• Section 34 doesn’t by itself create a specific offense, but Section 149 does so.
  • For the application of Section 34, the meeting of minds (pre-arranged plan) between the accused person is necessary but it is not so in section 149 where for its application, it is sufficient that the accused was a member of unlawful assembly while the offense was committed.
  • Section 34 talks about common intention but section 149 contemplate a common object.
  • Some active participation especially in a crime involving physical violence is necessary under Section 34 but Section 149 doesn’t require it, and the liability arises by reason of mere membership of the unlawful assembly with a common object and there may be no active participation at all in the preparation and commission of the crime.
  • Section 34 has a wider application to cases of two or more persons but the range is restricted to participation of a criminal act by all in furtherance of the common intention of all. On the contrary, section 149 is restricted in its application to five or more persons who from an unlawful assembly but in its application has a wider scope.

The distinction between Common Intention and Similar Intention

Common intention does not mean a similar intention of several persons. To constitute common intention, the intention of each one of them must be known to the rest of them and shared by all. The common intention could be inferred from the facts and circumstances of the case, if it is not so the section cannot apply.

In the case of Mahboob Shah v.. Emperor, [AIR 1945 PC 118] the court has given a close observation upon the distinction between the two. It says that section 34 lays down a principle of joint liability in the doing of a criminal act. The section does not say the common intention of all, nor does it say an intention common to all. The essence of the liability is to be found in the existence of a common intention animating the accused leading to the doing of a criminal act in furtherance of such intention.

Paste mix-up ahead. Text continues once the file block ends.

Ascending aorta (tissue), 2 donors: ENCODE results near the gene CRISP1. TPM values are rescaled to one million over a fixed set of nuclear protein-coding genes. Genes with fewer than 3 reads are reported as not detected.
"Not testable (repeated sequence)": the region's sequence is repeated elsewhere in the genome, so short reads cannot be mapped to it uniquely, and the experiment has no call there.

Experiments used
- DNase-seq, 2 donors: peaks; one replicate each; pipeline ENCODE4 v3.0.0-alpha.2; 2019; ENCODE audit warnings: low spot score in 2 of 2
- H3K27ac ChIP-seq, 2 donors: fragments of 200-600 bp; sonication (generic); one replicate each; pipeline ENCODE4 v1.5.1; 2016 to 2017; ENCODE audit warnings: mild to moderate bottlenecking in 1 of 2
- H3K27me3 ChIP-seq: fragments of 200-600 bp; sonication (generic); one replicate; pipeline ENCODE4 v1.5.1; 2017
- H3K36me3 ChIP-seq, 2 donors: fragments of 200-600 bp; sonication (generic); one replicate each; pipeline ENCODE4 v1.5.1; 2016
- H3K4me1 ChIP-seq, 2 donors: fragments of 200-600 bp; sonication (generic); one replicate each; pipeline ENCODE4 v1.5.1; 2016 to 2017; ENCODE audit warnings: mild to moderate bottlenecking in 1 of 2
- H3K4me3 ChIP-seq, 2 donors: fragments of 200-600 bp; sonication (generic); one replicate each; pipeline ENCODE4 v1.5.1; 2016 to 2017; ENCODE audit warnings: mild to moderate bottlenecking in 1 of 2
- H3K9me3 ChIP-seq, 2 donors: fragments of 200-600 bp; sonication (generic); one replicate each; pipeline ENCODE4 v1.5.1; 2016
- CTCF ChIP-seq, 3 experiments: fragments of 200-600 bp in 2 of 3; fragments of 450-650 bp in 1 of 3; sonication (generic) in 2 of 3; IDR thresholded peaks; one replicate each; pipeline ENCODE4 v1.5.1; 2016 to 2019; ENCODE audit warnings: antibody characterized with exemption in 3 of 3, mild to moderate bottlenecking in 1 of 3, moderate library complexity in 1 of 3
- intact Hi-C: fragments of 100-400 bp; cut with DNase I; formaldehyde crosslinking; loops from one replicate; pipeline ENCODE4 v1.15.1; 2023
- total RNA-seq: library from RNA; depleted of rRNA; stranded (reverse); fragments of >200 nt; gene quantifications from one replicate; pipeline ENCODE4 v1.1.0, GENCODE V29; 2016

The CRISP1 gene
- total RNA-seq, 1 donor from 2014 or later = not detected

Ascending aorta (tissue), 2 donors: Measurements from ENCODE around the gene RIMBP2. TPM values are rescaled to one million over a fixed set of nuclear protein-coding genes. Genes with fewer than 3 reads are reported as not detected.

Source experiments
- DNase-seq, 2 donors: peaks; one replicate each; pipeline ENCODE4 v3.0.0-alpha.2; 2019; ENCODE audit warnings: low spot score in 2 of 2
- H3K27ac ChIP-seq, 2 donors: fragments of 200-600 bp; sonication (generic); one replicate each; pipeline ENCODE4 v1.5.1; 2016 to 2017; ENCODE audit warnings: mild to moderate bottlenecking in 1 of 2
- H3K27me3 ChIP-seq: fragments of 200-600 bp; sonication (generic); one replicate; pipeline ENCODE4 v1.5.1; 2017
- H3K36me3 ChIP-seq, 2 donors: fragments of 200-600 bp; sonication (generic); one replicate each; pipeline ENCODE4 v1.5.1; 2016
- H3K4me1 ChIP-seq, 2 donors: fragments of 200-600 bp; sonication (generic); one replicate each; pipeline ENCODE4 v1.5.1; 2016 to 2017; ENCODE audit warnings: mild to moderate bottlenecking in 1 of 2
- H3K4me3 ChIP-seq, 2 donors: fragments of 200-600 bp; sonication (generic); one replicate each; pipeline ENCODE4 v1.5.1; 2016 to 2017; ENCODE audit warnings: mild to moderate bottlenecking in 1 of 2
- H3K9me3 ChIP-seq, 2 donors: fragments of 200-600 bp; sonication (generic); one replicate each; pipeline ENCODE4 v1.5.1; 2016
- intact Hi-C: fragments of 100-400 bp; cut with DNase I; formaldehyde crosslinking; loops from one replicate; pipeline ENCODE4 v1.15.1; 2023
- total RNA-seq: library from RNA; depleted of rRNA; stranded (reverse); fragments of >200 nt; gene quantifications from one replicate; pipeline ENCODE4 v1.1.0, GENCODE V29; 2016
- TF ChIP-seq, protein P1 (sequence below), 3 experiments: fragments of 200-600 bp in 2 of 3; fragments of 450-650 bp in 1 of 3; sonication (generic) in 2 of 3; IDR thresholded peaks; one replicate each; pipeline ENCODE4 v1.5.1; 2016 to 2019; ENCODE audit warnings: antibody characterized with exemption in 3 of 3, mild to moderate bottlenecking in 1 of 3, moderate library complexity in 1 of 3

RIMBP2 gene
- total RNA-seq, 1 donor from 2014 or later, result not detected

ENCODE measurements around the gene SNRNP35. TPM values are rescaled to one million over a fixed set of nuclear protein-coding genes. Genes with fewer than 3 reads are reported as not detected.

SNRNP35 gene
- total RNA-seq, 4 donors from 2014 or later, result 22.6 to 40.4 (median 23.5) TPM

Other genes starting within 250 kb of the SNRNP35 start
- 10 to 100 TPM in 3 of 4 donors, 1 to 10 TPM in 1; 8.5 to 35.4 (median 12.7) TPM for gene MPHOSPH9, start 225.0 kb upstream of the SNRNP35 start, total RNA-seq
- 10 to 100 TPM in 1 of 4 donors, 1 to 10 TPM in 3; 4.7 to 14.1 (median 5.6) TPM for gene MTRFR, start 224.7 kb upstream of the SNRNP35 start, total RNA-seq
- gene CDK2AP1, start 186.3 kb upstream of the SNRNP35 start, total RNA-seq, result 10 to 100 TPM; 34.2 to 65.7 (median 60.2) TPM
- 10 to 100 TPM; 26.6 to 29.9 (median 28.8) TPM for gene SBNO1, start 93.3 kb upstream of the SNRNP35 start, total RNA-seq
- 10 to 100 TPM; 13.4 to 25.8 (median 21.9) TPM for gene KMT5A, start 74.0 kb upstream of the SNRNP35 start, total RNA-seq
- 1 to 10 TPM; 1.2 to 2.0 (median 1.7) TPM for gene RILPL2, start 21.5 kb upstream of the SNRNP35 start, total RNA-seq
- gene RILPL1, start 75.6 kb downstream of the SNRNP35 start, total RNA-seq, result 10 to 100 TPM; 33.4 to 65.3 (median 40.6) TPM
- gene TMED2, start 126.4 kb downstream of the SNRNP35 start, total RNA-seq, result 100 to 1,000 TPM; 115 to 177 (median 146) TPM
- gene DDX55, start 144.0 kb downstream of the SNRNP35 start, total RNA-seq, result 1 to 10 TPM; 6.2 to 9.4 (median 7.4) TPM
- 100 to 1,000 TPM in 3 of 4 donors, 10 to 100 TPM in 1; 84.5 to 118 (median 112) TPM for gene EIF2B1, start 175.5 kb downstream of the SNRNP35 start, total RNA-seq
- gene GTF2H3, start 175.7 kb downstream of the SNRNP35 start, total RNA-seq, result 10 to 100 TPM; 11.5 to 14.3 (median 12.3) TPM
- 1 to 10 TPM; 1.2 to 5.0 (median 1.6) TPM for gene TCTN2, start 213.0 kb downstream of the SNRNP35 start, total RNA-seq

To involve the aid of Section 34 successfully, it must be shown that the criminal act complained against was done by one of the accused persons in furtherance of the common intention of all; if this is so then liability for the crime may be imposed on any one of the persons in the same manner as if the act were done by him alone. To procure the intention of individual care must be taken not to confuse same or similar intention with common intention; the parties which divide “their bounds” is often very thin; nevertheless, the distinction is real and substantial, and if overlooked will result in a miscarriage of justice.


Important Mains Questions Series for Judiciary, APO & University Exams

  1. IPC Mains Questions Series Part I: Important Questions
  2. IPC Mains Questions Series Part II: Important Questions
  3. IPC Mains Questions Series Part III: Important Questions
  4. IPC Mains Questions Series Part IV: Important Questions
  5. IPC Mains Questions Series Part V: Important Questions
  6. IPC Mains Questions Series Part VI: Important Questions
  7. IPC Mains Questions Series Part VII: Important Questions
  8. IPC Mains Questions Series Part VIII: Important Questions
  9. IPC Mains Questions Series Part IX: Important Questions
  10. IPC Mains Questions Series Part X: Important Questions
Updated On 2021-06-29T04:42:34+05:30